In what is viewed as an interim step, loan syndication executives at BankAmerica Corp. and Continental Bank Corp. will jointly run the combined syndication operations of the merged banks.

The planned merger, expected to be completed by the end of the third quarter, was cleared by the Federal Reserve Board late Monday.

Keith Barnish and Walter Bloomenthal, who run loan syndications at BankAmerica and Continental, respectively, have been named co-heads of the post-merger syndication department.

Mr. Barnish will continue to be based in New York, and Mr. Bloomenthal will remain in Chicago.

In addition, BankAmerica will continue to maintain a loan syndication desk at its corporate headquarters in San Francisco.

Insiders acknowledge that the new setup could be somewhat unwieldy, and that it would probably make sense down the road to consolidate the operations under the leadership of one individual.

It's expected that other areas initially will be run jointly by executives from BofA and Continental.

Echoes of the Past

The situation is reminiscent of the so-called merger of equals of Chemical Banking Corp. and Manufacturers Hanover Corp. In a deal that depended on substantial cost-savings, analysts became concerned when it became apparent that the banks initially were unable or unwilling to choose between competing candidates to run various businesses.

In the BofA-Continental merger, though, cost-saving is "much less of an issue," said Raphael Soifer, banking analyst at Brown Brothers Harriman in New York.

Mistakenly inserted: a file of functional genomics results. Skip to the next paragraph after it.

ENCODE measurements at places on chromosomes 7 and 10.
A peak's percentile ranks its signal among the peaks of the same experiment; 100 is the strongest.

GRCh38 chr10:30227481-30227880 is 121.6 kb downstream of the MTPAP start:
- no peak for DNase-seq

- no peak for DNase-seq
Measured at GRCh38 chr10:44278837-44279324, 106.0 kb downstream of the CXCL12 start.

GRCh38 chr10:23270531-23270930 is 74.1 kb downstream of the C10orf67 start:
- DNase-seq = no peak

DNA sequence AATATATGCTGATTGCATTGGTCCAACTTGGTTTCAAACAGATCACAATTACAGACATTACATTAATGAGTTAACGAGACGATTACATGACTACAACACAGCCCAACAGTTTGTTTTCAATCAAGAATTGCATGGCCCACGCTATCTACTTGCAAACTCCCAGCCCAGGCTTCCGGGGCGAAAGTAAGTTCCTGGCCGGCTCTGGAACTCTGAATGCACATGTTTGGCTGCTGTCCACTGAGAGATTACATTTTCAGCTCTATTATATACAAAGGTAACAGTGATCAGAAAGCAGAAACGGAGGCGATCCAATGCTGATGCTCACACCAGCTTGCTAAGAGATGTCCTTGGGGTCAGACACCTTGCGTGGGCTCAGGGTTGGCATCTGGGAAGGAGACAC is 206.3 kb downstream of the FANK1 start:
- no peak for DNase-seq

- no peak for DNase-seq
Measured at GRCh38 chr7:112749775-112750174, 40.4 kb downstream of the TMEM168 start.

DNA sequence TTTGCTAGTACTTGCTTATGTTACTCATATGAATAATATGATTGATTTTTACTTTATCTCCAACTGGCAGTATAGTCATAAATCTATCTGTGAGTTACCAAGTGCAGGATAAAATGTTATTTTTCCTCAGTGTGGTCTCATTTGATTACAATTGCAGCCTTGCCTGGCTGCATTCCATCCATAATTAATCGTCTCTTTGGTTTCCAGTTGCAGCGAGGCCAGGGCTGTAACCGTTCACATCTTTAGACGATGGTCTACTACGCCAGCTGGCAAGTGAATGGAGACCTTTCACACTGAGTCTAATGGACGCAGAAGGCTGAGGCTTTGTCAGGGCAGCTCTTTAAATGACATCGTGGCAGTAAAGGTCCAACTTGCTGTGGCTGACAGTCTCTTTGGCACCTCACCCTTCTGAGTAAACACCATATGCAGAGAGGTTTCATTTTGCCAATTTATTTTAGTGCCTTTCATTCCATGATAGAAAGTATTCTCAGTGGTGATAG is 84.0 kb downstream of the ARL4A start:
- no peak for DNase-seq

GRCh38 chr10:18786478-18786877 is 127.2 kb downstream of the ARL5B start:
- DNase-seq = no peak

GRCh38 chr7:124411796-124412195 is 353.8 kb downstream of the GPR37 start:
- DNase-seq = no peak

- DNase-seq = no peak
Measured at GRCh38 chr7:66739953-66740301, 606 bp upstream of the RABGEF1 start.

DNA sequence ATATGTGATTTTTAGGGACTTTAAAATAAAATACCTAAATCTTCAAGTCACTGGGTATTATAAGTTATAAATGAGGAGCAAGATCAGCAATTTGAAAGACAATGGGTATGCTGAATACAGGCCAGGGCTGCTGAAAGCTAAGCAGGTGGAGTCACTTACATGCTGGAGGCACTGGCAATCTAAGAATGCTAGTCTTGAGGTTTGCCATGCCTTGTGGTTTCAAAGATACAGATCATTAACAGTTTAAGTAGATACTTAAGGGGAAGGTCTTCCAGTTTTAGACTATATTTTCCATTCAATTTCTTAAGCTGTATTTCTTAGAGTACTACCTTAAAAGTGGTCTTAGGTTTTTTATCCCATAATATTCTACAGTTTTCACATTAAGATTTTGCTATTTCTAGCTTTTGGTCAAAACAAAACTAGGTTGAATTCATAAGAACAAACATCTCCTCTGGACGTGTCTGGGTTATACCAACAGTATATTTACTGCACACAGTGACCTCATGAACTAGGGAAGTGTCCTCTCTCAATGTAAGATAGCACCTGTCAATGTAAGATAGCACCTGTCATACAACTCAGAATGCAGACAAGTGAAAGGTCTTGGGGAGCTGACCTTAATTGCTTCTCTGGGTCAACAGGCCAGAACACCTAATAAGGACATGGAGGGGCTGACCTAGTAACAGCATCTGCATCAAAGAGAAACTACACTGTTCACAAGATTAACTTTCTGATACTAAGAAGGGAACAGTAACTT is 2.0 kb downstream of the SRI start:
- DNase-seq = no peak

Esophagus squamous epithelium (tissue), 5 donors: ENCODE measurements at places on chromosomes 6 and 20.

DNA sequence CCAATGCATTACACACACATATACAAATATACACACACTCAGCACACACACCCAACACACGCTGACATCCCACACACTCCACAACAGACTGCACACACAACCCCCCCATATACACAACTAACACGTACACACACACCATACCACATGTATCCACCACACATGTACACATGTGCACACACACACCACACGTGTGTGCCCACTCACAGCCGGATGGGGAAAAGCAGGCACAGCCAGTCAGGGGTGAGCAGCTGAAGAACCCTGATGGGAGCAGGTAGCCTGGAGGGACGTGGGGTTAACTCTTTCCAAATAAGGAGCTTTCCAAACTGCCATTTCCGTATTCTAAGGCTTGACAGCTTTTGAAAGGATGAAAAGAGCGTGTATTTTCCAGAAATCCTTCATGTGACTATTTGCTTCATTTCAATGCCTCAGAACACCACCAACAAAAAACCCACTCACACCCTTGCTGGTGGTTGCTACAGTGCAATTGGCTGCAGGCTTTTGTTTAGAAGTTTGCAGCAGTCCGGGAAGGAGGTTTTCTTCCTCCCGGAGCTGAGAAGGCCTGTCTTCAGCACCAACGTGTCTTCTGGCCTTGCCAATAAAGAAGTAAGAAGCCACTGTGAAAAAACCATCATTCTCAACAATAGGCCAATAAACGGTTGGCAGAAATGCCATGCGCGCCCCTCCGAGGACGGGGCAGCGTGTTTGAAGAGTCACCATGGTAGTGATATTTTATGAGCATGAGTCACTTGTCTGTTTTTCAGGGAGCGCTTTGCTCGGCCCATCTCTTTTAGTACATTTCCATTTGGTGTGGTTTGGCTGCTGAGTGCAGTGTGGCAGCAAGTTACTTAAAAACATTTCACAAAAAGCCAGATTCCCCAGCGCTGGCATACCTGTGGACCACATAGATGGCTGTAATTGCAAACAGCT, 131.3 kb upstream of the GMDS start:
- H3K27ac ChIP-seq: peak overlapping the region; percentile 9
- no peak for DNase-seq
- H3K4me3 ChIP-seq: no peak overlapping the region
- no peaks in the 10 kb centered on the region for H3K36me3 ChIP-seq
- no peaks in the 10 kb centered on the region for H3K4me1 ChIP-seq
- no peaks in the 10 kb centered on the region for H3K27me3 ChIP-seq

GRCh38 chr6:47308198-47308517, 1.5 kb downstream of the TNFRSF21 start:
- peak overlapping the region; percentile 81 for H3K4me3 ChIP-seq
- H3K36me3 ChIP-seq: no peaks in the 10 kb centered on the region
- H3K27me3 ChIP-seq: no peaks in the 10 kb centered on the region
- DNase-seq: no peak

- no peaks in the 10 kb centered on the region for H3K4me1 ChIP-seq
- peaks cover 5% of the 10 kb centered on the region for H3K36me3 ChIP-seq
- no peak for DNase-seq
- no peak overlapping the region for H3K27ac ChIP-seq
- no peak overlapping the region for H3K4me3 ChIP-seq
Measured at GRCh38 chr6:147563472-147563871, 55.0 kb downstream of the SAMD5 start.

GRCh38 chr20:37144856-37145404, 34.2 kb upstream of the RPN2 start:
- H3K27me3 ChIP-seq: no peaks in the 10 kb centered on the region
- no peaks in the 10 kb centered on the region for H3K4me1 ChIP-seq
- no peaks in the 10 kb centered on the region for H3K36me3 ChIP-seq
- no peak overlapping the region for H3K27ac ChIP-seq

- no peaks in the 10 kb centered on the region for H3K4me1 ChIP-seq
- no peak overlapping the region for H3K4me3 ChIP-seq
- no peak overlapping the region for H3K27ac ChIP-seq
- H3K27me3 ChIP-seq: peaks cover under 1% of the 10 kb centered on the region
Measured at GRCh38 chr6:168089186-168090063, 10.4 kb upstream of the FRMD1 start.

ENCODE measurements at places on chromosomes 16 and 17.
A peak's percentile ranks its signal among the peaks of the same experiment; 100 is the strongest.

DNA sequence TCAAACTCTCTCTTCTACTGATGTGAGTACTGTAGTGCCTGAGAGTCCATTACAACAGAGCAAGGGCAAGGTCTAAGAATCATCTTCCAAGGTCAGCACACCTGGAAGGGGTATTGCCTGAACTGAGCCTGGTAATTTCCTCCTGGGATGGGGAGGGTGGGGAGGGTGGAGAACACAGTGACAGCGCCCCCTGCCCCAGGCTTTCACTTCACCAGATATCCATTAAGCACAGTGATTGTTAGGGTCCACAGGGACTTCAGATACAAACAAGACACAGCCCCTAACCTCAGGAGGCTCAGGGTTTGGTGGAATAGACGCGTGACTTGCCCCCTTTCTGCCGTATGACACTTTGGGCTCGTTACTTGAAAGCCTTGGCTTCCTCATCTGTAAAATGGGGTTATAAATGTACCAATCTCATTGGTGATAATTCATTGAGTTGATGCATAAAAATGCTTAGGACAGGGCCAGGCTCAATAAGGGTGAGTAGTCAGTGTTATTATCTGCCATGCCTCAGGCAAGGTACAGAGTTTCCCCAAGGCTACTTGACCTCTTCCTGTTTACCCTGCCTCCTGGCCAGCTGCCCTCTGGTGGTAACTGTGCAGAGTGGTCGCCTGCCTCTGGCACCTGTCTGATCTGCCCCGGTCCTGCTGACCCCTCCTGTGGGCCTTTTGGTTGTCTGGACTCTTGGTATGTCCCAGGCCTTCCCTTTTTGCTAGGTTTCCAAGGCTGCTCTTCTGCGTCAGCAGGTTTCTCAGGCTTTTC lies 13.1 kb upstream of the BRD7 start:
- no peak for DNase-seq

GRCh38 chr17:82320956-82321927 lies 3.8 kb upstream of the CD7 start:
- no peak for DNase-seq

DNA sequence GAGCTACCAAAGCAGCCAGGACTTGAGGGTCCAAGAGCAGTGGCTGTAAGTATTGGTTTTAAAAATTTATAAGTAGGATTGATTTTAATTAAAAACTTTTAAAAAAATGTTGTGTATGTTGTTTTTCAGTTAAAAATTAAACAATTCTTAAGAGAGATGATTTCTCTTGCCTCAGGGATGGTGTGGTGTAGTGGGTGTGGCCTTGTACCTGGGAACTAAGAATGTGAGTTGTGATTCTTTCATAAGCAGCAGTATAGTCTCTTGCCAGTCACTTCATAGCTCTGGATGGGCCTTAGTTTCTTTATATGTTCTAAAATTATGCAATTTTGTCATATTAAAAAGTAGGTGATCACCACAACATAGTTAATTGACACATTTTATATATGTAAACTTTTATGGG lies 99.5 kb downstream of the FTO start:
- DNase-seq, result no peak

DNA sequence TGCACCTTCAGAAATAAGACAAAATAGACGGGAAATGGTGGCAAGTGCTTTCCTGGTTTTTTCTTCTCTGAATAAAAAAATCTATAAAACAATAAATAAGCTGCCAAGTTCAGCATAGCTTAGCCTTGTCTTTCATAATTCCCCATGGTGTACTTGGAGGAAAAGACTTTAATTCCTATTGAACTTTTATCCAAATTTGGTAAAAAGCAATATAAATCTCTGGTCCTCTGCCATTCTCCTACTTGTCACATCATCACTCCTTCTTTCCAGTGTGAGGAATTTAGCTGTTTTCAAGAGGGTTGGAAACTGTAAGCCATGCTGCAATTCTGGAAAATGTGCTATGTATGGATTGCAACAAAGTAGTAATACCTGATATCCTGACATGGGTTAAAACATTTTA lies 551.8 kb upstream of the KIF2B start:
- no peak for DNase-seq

"Here, it is quite clear that BofA is buying Continental," he noted.

Still, Mr. Soifer raised concerns about how effectively the businesses can be managed when they are run by co-heads.

"I would view any substantial number of co-heads as an interim measure which probably will be resolved 'eventually," the Brown Brothers analyst added.

Mr. Bloomenthal will be responsible mainly for loan sales and trading, while Mr. Barnish will be in charge of structuring and origination.

The division of labor reflects the complementary strengths of the two banks. Continental has a high level of expertise in sales and trading, while BofA has broad-based client relationships, and a big presence in the syndication market.

Both executives will report to Bob Griffin, a Continental executive who will oversee leveraged finance and syndications from Chicago.

As reported, Mr. Griffin was one of a number of senior executives named last month to fill key corporate banking posts. The combined corporate banking business will be run by Continental vice chairman Michael Murray.

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